I had a very interesting thought come to mind this morning, after reading a post by a passionate Christ-follower, and former church employee. It seems that he was recently released from the staff of a church struggling with sustainability.
His struggle was the typical "why me?" after a very short notice upon his return from a sabbatical, which the church had provided upon his request.
Often when HR cuts are necessary for economic reasons, those on the edge of corporare compliance become the easiest to remove, once evidence of an ill fit has been sufficiently justified. Unfortunately, the reality may be our unwillingness to truly value individualism.
The thought that hit me, upon reading his story, was that there may be a spectrum akin to that of autism even in how we define spirituality.
By the way, the simplest definition I have found for Autism, or autism spectrum disorder (ASD), refers to a broad range of conditions characterized by challenges with social skills, repetitive behaviors, speech and nonverbal communication.
That then led toward a possible explanation for the numerous and varied brands of churches, somewhat symptomatic of our struggle with individualism, which I see as a good thing. Actually a God thing, as I have said several times before. Yes, I believe each of us represent a piece of an inexhaustible Being, your piece never exactly replicated, but so critical to the kingdom that we each fully unpack our piece.
Given that I love to learn, and with all respect to the growing numbers of those now so conveniently identified as being on the spectrum, I decided to see where I landed. Another underlying reason for my thoughts around autism also exists, which you will sense as you read.
After a brief online analysis (not sure of its validity), my results: You Have A FEW AUTISTIC TRAITS Showing Up, But Not Full-Blown Autism.
Then I began thinking through my 75 years in the church world, reflecting on the diversity of churches. Splintering off, may be a more descriptive term, especially among mainlines. Early on in our still relatively young nation, few well established denominations existed.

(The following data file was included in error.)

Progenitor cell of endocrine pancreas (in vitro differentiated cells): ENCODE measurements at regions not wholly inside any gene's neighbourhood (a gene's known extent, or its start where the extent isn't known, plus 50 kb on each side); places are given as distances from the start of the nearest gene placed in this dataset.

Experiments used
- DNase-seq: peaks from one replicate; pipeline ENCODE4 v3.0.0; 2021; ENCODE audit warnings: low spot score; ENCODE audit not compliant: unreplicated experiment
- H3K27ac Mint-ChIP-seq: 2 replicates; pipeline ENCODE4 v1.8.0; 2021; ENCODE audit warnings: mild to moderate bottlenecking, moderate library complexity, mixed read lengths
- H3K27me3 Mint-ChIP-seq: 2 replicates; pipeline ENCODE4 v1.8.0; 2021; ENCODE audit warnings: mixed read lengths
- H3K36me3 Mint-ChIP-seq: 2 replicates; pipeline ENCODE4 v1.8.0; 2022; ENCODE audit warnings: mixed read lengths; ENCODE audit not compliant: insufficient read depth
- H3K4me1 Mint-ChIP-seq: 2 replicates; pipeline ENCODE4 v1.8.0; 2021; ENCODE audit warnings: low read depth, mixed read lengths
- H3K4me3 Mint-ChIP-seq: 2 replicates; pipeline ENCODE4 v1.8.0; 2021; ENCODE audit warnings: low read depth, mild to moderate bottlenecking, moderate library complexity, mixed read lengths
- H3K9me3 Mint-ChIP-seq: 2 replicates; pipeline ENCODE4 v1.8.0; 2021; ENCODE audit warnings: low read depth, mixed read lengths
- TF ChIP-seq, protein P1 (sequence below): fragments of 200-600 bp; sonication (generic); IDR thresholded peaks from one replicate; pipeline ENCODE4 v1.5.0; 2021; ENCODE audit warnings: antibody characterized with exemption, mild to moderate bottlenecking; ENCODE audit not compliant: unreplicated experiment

That has changed dramatically in the last couple centuries and even moreso in my lifetime. According to the National Humanities Center, the "Protestant establishment" dominated the religious scene in the United States until the 1960s. The "Protestant establishment" included seven mainline denominations:
Baptists, Congregationalists, Disciples, Episcopalians, Lutherans, Methodists, Presbyterians.
According to the Center for the Study of Global Christianity, the United States now has more than 200 Christian denominations. Globally there are now some 45,000!
Christianity globally is divided into six main groups: The Church of the East, Oriental Orthodoxy, Eastern Orthodoxy, Roman Catholicism, Protestantism, Restorationism.
In the United States, Christian denominations are usually divided into three large groups: two types of Protestantism (Evangelical and Mainline) and Catholicism.
According to Statista, Catholics have the largest number of Christian adherents among the various denominations due to the diversity of Protestant denominations.
Why all this diversity? I would venture to say, it is the uniqueness of each individual, compounded by our innate desire for belonging, and then the mounting tension that emerges when the emotional band width of a group of humans gets stretched too far for a particular leadership style.
Now for that underlying experience I dpoke if earlier.
I recently had the privilege of meeting and praying with a family of five whose children I had not yet come to know. On the front end of our time together, I noticed a certain intensity coming from one of the siblings. The parents noticed the movement of the young man, as he soon stepped out of the neat circle that had formed, shifting so as to place some distance between us. Then coming back in, but only after reorienting the circle, so that Mom was between us.